When parents look toward therapy for their kids, they often wonder what can be gained from "just playing." What they don't realize at first is that play therapy is anything but "just playing." Through play, I am able to see the inner world of the child I'm working with. How a child plays and what is revealed through play says so much about the child. A play therapist also uses techniques to see the whole child and affirm the child is being seen.
In our busy world, we as parents, often don't put enough emphasis on play. We tend to tell our kids to play by themselves and hope they do. Playing together is important for the parent-child attachment bond. Being playful with your child from a young age, and continuing to show a playful side as they grow, allows the child to feel confident playing alone and empowers their independence as they grow.
In the therapy room, play allows children to gain a sense of control. Whether the play is directive or non-directive, the child is able to make choices within their play. The toys are chosen carefully by the therapist, allowing children to explore themes that may come out through play.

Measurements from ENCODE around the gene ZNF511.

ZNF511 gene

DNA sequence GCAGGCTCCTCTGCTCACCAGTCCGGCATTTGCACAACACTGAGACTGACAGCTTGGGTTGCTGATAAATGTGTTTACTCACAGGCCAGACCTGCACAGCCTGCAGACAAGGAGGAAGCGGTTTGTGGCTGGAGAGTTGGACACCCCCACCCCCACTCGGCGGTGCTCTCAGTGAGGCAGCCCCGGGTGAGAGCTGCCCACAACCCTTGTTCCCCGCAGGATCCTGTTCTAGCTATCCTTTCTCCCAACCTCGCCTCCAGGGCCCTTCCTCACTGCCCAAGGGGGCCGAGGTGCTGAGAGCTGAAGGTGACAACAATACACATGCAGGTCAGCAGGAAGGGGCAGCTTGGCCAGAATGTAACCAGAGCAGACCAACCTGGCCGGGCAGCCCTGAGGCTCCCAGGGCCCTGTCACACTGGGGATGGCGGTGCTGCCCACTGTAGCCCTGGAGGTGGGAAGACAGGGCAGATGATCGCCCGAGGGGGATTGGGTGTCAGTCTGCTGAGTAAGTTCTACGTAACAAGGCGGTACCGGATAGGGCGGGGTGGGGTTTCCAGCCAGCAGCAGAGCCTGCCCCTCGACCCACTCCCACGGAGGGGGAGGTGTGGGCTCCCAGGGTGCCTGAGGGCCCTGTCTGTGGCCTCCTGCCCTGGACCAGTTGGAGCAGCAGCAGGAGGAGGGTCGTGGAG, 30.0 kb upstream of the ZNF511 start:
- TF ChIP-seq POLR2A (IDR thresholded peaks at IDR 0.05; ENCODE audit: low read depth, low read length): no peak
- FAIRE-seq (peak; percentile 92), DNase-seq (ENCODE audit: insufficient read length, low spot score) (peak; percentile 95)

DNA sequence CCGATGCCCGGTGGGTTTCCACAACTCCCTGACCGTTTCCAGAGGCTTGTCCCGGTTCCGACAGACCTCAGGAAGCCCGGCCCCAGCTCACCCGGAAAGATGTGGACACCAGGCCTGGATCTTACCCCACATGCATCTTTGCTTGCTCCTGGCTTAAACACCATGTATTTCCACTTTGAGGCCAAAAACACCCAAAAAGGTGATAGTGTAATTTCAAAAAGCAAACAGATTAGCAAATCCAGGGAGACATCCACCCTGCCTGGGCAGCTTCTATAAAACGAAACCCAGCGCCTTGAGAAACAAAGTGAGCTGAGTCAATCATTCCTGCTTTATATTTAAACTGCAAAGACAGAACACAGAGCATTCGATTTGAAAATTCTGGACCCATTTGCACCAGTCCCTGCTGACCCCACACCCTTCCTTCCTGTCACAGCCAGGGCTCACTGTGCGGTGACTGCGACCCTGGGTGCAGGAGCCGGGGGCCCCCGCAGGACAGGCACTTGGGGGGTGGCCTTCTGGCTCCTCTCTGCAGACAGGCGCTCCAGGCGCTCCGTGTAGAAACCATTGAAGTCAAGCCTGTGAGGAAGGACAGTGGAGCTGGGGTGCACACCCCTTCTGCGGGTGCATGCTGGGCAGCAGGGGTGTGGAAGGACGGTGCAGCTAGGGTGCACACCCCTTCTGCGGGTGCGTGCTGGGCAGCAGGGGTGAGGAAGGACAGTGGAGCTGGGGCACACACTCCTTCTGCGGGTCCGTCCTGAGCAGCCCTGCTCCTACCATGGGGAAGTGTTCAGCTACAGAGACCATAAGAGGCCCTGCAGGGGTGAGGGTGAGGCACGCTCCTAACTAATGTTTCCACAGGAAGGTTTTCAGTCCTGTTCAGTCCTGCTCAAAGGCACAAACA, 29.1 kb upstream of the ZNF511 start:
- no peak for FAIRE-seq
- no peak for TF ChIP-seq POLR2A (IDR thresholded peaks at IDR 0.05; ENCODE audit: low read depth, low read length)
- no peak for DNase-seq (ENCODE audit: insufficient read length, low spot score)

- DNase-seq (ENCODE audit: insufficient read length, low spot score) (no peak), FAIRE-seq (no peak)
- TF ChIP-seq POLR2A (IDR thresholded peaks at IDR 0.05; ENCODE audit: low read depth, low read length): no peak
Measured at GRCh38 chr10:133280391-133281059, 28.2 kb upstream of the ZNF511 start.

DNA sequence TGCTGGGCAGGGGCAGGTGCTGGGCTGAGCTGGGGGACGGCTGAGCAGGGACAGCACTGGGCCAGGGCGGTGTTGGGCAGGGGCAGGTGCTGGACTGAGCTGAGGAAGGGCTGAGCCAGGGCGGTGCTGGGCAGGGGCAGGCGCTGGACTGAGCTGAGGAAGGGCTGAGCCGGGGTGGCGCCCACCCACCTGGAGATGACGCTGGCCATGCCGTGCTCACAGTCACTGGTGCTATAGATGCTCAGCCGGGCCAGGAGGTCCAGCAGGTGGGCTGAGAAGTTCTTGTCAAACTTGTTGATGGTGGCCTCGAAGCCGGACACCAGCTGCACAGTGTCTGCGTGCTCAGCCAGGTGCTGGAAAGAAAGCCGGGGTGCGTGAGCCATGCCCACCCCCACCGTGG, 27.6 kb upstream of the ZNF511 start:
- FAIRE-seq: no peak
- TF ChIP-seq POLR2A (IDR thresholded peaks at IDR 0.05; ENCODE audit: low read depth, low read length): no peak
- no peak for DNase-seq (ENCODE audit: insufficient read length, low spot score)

The most amazing sessions occur when children are able to explore and complete trauma through play. They may play the trauma out as it happened, or it may come out through play themes. As a therapist, watching a child play out their trauma is emotional and beautiful to experience. It is important for me to be the child's anchor as they play out their trauma, and to help them contain it following the play.
While play feels like something that should come naturally to children, it is very rewarding to teach kids who don't play. The ability to play is a privilege. The child must have a felt sense of safety in order to play. They must feel a sense of power and control. If the child does not feel this at home, or ever, the therapist must create this in the therapy room to allow the child to experience play and feel validated by their play.
I have seen children explore and discover through play. I have seen them experience the power and control they lack in their lives. I've seen children who have had to grow up too fast experience what they were missing from childhood. I have seen children grow and change through play. I have witnessed them regulating and better understanding their feelings. I have watched them contain and rationalize their fears. I have seen children just be kids. Play is a powerful therapeutic tool when used wisely and correctly.